I'm going to ask once more, and please take this seriously, because it is important. Our future depends on it. Focus on all those who were shot and killed because of their race. Remember them. If there is any hate in your heart, let love come to take its place, and then - let's do something. Seriously folks! We need to show love, but we also need to stand up against hate. I am talking largely to white America.  It is past time that we threw away our stupid white privilege and our contempt for anyone who is not just like us.  We need love, not hate! 

Tuesday, August 9, 2016

Two years later

It was on this date, two years ago that Michael Brown, an unarmed Black teenager, was shot and killed by a police officer in Ferguson, Missouri. Protests and civil unrest erupted as a result. This was not the first shooting of an unarmed Black person by police, and sadly it was not the last.

It was said that Michael Brown had committed a crime just minutes before he was stopped and shot. That however is not at issue. It is our courts that decide punishment, when it is appropriate, not our police officers. He had no prior criminal history, but again, that is not relevant. Michael's life was taken out on the street, and that can never be given back.  Michael never had a chance to appear before a jury.  Take a moment today to remember Michael, and commit yourself to making sure this kind of thing stops.

The shooting has received a lot of attention, as it should. Brown had no gun, so why was he shot? Also, why so many shots? (In three autopsies performed on his body, all noted he had been shot at least six times, including twice in the head). This is what we should be looking at. This an the numerous other incidents of unarmed people being shot in cold blood by police.

Was Michael Brown targeted solely because of his race? Two years later, are things any better?   Did we learn anything from this incident in Ferguson? What do YOU think?

Monday, August 8, 2016

Honoring Randy

The Rainbow Honor Walk in San Francisco's Castro district, honors deceased LGBT luminaries, and includes this tribute to Randy Shilts, who would have turned 65 today. Randy, whom I have written about several times before, was one of the very first people I met when I moved to San Francisco. He touched many lives, and I am convinced that he really made a difference in this world.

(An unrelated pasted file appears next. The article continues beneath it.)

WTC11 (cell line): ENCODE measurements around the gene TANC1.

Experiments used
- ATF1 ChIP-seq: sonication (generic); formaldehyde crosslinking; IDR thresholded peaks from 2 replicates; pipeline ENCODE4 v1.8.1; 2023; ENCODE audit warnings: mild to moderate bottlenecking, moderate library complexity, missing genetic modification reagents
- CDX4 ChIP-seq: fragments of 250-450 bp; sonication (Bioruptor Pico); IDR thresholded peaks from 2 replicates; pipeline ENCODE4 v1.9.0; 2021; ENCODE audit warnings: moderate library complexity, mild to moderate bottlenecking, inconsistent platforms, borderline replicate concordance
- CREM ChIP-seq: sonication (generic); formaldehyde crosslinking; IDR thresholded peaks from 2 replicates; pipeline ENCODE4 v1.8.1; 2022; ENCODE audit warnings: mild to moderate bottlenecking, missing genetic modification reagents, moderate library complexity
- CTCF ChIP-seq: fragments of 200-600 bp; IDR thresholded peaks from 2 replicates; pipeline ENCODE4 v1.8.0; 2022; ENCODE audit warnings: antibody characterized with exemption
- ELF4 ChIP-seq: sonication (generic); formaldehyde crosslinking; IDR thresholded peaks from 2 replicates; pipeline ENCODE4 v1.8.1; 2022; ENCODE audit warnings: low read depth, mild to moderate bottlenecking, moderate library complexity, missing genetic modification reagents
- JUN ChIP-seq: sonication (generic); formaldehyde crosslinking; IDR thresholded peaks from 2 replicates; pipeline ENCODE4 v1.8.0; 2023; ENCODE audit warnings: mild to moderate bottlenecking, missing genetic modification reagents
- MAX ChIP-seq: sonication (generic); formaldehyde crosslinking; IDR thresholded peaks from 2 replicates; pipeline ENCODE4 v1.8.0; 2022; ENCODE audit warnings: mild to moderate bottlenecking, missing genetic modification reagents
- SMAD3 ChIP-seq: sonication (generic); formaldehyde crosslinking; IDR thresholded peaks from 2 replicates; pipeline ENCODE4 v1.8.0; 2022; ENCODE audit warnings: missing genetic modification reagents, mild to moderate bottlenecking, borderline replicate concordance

When I first met Randy, he worked at KQED, San Francisco's public television station. In those days, that station produced a nightly news program and a national magazine (I think it was Time), wrote that Randy Shilts was the first openly gay television reporter. Having never been in the closet, I challenged that title. All of my tv and radio co-workers had known I was gay. It was never an issue. Anyway, when I mentioned that to Randy at our first meeting, we both chuckled and expressed hope that such designations would someday disappear. He wanted to be known as a good reporter, not simply the gay one. Belva Davis, who had anchored those KQED newscasts, devotes a lot of space to Randy in her book Never in My Wildest Dreams: A Black Woman's Life in Journalism.

After his television work, Randy was hired by The San Francisco Chronicle, but became better known outside the Bay Area as an author. Three books (and a fourth planned one) showed that Randy could tackle difficult subjects. Those books are The Mayor of Castro Street: The Life and Times of Harvey Milk; And the Band Played On: Politics, People, and the AIDS Epidemic (which was made into a tv movie); and Conduct Unbecoming: Gays and Lesbians in the U.S. Military.

I don't want to give the wrong impression.  Randy Shilts and I never became close friends.  We would see each other occasionally and say hi, but I was always aware of his contributions.  His death, especially at a very young age, brought be great sadness.  These days, when I go back to visit San Francisco, I always visit The Castro, and stop at the plaque honoring Randy. By the way, 24 additional plaques will be added later this year honoring other lgbt heroes from our past.